Traditional Therapy

Physical Therapy

Pediatric physical therapy utilizes a variety of therapy modalities to treat children with congenital, neuromuscular, skeletal, genetic, sensory processing disorders, and developmental delay.

Physical therapy focuses on improving strength, flexibility, balance, hand-eye and foot-eye coordination, development of gross motor skills, and sensory integration.

A physical therapist can help improve skills such as rolling, sitting, all-fours, crawling, kneeling, standing, squatting, walking, jumping, climbing, throwing and catching a ball, hitting a target, etc.
We serve infants, children, adolescents, and in many occasions, young adults.

The goal of physical therapy is to promote mobility and independence.


Occupational Therapy

Pediatric occupational therapy helps children with motor, sensory and behavior issues achieve independence in all areas of their lives as appropriate for their age. Occupational therapy addresses self-care activities such as dressing, hygiene, and feeding; fine motor skills such as grasping and releasing small and large objects, stacking, drawing, handwriting, and typing. The occupational therapist also helps with play, hand-eye coordination such as throwing and catching a ball and hitting a target, and sensory activities to improve attention, decrease intolerance of textures, improve behavior and social skills.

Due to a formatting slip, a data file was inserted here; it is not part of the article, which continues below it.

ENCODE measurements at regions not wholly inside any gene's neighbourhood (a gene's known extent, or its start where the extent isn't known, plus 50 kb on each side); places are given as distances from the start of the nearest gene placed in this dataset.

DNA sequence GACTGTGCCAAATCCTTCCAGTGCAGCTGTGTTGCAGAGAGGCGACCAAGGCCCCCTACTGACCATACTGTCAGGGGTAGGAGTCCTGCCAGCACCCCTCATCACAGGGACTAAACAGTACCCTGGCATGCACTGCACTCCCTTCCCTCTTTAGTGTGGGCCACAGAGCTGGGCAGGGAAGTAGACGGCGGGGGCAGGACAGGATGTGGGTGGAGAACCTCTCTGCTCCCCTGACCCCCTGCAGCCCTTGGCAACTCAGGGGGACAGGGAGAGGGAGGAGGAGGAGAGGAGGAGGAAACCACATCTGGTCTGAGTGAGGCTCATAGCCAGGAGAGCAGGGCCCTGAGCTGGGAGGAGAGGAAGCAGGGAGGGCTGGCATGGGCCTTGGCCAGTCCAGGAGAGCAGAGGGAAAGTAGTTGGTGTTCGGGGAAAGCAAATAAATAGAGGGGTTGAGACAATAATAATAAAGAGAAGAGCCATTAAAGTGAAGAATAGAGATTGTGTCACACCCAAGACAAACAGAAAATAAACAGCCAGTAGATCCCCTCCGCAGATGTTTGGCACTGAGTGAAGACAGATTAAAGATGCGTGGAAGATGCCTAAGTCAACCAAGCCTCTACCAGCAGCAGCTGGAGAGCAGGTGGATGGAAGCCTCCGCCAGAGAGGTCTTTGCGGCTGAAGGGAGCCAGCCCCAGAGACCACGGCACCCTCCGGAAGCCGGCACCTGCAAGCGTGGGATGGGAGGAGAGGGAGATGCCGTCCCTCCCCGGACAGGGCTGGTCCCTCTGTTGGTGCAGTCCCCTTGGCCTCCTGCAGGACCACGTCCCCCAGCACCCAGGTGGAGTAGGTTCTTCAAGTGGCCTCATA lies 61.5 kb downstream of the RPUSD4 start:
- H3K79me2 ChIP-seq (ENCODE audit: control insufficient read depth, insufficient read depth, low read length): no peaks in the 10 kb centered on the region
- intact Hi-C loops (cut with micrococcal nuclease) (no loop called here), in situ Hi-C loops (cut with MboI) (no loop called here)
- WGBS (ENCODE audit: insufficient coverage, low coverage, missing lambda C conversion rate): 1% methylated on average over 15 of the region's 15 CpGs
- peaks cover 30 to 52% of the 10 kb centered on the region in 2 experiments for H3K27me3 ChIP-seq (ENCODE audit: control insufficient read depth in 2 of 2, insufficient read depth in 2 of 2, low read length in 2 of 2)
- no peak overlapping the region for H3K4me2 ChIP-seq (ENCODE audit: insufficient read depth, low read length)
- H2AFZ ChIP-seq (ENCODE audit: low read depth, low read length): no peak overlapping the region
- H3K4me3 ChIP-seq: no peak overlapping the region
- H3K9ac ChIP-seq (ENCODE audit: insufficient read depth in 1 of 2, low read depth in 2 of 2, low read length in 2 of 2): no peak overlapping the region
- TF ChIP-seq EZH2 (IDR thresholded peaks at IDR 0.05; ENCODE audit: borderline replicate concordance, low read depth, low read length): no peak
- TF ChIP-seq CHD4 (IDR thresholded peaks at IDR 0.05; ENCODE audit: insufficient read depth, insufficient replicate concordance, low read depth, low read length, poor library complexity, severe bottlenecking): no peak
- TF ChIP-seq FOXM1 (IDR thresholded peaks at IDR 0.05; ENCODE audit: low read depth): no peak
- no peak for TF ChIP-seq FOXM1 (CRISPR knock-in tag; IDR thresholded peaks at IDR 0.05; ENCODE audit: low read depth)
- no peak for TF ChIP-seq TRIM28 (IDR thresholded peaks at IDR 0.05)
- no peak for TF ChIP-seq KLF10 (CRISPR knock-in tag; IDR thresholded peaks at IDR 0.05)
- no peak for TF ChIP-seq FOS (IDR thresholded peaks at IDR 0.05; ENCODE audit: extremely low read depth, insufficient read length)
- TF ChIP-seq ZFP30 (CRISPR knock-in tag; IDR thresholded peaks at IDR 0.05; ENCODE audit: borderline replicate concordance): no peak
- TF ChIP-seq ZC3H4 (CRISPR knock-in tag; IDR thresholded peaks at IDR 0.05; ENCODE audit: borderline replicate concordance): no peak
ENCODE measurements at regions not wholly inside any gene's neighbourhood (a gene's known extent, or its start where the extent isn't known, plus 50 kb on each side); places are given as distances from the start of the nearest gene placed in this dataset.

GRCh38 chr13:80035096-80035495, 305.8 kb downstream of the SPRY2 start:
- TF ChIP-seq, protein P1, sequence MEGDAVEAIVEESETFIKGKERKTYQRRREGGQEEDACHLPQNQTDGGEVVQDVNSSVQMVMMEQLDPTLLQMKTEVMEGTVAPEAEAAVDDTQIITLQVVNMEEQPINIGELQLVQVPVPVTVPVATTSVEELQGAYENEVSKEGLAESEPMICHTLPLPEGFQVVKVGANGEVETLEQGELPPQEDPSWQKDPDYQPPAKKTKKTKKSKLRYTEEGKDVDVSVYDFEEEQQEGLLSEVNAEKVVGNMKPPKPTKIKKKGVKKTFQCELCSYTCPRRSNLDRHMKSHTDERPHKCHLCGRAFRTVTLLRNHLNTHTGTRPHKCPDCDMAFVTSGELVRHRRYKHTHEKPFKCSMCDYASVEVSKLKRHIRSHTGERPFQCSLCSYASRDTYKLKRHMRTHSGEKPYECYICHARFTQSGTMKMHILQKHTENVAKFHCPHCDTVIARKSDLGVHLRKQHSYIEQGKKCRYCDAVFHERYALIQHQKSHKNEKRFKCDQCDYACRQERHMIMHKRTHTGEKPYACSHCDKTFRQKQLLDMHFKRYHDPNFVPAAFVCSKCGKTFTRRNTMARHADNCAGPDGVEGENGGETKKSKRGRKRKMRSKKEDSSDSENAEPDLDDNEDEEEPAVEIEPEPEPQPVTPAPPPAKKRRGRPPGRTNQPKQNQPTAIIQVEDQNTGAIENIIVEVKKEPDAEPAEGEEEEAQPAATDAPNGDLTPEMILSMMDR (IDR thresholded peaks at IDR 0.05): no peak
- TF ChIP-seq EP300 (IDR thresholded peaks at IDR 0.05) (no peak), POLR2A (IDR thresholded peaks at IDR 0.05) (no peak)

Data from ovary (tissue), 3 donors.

Speech Therapy

Speech therapy focuses on communication, cognition, and swallowing. Communication encompasses speech and language, which includes the ability to understand others and express one self. Communication can be elaborated both verbally and argumentatively. The speech therapist addresses articulation (pronunciation of words) and voicing issues (volume, pitch and quality) which are necessary for speech. The speech therapist can also teach the child to use an augmentative device if unable to verbally communicate. The language aspect of speech therapy includes activities to enhance the child’s ability to understand others and what they are reading, which also positively affects their cognitive abilities.
The speech therapist can also address swallowing issues, which includes texture sensitivity as well as activation of the necessary muscles for swallowing. Oral motor stimulation is performed to improve oral awareness, and include the use of various tastes, textures and temperatures. Oral motor exercises are also provided for coordination and strengthening of muscles that are needed for speech, eating and swallowing.


Go to our Got Therapy? page for details on equipment and modalities we offer.

If you believe your child may need help any of these areas, consult your physician and contact us at (321) 255-6627 to schedule an evaluation with one of our therapists.